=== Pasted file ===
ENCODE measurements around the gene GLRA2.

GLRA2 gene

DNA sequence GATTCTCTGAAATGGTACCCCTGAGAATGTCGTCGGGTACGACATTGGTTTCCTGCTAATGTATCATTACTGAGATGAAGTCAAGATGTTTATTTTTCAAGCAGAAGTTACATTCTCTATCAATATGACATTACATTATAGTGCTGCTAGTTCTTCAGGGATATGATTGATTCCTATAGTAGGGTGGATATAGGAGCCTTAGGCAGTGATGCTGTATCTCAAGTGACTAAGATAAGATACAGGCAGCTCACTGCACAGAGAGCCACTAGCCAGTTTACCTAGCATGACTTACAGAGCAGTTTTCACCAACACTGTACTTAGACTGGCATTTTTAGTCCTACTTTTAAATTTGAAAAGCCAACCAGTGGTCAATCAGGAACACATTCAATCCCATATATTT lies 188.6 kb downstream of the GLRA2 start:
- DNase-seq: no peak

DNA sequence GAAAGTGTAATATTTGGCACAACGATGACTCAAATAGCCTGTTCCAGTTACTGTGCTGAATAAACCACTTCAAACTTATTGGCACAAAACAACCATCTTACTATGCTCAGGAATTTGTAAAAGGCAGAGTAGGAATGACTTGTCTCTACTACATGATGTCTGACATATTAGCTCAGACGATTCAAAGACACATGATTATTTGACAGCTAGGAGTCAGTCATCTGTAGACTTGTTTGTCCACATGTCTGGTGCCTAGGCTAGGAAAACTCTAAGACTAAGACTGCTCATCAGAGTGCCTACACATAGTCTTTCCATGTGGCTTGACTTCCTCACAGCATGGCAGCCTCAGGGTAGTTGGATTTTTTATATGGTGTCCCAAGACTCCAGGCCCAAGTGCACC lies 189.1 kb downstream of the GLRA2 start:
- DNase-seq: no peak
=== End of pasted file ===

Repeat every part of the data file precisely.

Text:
ENCODE measurements around the gene GLRA2.

GLRA2 gene

DNA sequence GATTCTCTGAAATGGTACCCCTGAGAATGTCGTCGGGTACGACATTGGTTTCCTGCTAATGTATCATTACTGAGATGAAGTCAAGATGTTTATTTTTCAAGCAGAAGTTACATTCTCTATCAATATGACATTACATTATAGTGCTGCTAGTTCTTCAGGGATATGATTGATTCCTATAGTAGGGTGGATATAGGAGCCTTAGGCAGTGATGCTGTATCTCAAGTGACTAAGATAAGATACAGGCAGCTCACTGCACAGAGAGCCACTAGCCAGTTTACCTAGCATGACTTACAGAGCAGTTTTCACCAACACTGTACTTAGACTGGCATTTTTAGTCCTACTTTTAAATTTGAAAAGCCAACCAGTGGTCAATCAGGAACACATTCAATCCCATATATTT lies 188.6 kb downstream of the GLRA2 start:
- DNase-seq: no peak

DNA sequence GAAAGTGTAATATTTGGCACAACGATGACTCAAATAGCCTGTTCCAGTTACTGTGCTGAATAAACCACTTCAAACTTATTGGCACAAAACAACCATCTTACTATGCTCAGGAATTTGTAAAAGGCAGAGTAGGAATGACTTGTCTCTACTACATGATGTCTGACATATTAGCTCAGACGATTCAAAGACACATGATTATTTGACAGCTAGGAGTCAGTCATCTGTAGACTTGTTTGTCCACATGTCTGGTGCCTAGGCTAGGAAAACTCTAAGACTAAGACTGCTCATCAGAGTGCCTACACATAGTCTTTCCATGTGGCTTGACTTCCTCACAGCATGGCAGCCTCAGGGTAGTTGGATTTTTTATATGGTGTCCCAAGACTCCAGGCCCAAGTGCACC lies 189.1 kb downstream of the GLRA2 start:
- DNase-seq: no peak